is there ANY way to execute aws-cli inside AWS Lambda? It doesn't seem to be pre-installed. (I've checked with "which aws" via Node.js child-process, and it didn't exist.)

  • 3
    Any progress on this? I'm looking for the same question, I need to use command "aws opsworks register". It sucks that they don't provide this ability in all of Lambda languages
    – Casper
    Feb 26, 2016 at 22:59
  • Why would you want to use the CLI? What is it that you're trying to do that cannot be achived using the AWS SDK?
    – st.huber
    Jan 10, 2022 at 11:30

9 Answers 9


Now we can use Layers inside Lambda. Bash layer with aws-cli is available at https://github.com/gkrizek/bash-lambda-layer

handler () {
    set -e

    # Event Data is sent as the first parameter

    # This is the Event Data
    echo $EVENT_DATA

    # Example of command usage
    EVENT_JSON=$(echo $EVENT_DATA | jq .)

    # Example of AWS command that's output will show up in CloudWatch Logs
    aws s3 ls

    # This is the return value because it's being sent to stderr (>&2)
    echo "{\"success\": true}" >&2
  • 2
    Omg!!! Thank you! I was literally fighting to get something like this working for 4 hours! Thanks :D :D
    – Jose A
    Mar 16, 2019 at 19:20
  • I'm trying to use the aws cli from this layer with my python code. But I'm getting nothing back. May 27, 2019 at 12:25
  • This is bash layer. I am not sure why you need it in python. You may just use the python SDK.
    – Jai
    May 27, 2019 at 16:05
  • 1
    this is no longer supported :-/ github.com/gkrizek/bash-lambda-layer
    – rjdkolb
    Dec 7, 2022 at 12:20

Not unless you include it (and all of its dependencies) as part of your deployment package. Even then you would have to call it from within python since Lambda doesn't allow you to execute shell commands. Even if you get there, I would not recommend trying to do a sync in a Lambda function since you're limited to a maximum of 5 minutes of execution time. On top of that, the additional spin-up time just isn't worth it in many cases since you're paying for every 100ms chunk.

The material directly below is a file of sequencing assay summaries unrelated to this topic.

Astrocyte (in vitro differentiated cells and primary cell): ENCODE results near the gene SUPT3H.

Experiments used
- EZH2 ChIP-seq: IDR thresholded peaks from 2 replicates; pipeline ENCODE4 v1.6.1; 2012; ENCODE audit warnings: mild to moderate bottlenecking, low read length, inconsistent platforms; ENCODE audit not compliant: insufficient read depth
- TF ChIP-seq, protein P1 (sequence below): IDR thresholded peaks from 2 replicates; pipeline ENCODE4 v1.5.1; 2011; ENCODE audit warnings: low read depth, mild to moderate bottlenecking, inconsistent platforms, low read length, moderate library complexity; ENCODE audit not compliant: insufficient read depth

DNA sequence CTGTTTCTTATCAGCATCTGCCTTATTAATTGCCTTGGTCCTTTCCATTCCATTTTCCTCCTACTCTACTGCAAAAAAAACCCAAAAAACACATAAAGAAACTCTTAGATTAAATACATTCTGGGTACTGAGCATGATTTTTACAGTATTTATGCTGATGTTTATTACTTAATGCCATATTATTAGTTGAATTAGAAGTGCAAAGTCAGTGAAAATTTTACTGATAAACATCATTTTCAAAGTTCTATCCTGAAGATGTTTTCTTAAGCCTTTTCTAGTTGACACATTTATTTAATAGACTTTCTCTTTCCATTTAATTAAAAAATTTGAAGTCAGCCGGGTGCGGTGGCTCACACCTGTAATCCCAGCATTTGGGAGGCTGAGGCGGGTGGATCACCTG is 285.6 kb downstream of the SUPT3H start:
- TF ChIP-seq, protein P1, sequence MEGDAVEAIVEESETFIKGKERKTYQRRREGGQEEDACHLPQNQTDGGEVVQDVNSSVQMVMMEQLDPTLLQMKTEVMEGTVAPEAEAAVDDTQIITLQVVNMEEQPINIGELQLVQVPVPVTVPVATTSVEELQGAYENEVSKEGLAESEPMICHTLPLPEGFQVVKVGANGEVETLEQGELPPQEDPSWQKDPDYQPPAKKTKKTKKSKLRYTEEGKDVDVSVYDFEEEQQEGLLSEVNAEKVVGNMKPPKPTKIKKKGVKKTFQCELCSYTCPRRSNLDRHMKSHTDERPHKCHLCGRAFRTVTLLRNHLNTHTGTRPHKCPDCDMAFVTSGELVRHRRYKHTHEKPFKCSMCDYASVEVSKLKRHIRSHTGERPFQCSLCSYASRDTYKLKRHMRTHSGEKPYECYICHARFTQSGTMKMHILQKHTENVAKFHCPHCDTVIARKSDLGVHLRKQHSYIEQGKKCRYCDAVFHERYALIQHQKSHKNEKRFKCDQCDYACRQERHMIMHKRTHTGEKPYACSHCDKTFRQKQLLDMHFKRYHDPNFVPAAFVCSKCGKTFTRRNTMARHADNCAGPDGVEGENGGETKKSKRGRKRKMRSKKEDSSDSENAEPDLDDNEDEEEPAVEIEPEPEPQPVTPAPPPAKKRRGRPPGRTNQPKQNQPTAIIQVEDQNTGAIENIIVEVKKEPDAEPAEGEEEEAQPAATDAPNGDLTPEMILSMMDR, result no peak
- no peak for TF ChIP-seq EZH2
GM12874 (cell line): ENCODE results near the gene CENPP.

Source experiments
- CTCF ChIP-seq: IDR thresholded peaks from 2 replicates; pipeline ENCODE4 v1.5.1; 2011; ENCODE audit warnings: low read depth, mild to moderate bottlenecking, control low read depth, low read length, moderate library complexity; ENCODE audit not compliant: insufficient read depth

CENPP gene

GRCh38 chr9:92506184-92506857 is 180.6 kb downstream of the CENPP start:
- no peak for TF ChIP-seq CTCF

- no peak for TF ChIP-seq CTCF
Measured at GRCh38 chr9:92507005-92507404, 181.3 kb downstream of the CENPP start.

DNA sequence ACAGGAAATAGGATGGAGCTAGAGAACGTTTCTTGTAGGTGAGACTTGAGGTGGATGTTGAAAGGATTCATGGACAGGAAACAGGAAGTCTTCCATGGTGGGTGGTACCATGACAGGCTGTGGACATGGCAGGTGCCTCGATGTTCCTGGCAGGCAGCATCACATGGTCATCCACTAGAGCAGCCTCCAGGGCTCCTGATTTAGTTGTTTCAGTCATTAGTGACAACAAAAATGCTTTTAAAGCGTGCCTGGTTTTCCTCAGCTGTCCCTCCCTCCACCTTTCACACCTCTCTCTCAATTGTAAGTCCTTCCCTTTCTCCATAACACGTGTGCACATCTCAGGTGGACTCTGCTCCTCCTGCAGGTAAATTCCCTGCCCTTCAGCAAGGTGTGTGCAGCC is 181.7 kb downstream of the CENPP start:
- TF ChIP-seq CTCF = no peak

So you can, but you probably shouldn't.

EDIT: Lambda does allow you to execute shell commands

  • 5
    See alestic.com/2016/11/aws-lambda-awscli for a good overview on how to accomplish bundling the aws-cli python package for use in lambda
    – Noah
    Dec 27, 2016 at 19:20
  • Actually using aws cli IS a good idea when using Lambda for a Cloudformation Custom resource for example
    – Yves M.
    Oct 24, 2018 at 9:55

aws-cli is a python package. To make it available on a AWS Lambda function you need to pack it with your function zip file.

1) Start an EC2 instance with 64-bit Amazon Linux;

2) Create a python virtualenv:

mkdir ~/awscli_virtualenv
virtualenv ~/awscli_virtualenv

3) Activate virtualenv:

cd ~/awscli_virtualenv/bin
source activate

4) Install aws-cli and pyyaml:

pip install awscli
python -m easy_install pyyaml

5) Change the first line of the aws python script:

sed -i '1 s/^.*$/\#\!\/usr\/bin\/python/' aws

6) Deactivate virtualenv:


7) Make a dir with all the files you need to run aws-cli on lambda:

cd ~
mkdir awscli_lambda
cd awscli_lambda
cp ~/awscli_virtualenv/bin/aws .
cp -r ~/awscli_virtualenv/lib/python2.7/dist-packages .
cp -r ~/awscli_virtualenv/lib64/python2.7/dist-packages .

8) Create a function (python or nodejs) that will call aws-cli:

For example (nodejs):

var Q = require('q');
var path = require('path');
var spawn = require('child-process-promise').spawn;    

exports.handler = function(event, context) {

    var folderpath = '/folder/to/sync';
    var s3uel = 's3://name-of-your-bucket/path/to/folder';

    var libpath = path.join(__dirname, 'lib');
    var env = Object.create(process.env);
    env.LD_LIBRARY_PATH = libpath;

    var command = path.join(__dirname, 'aws');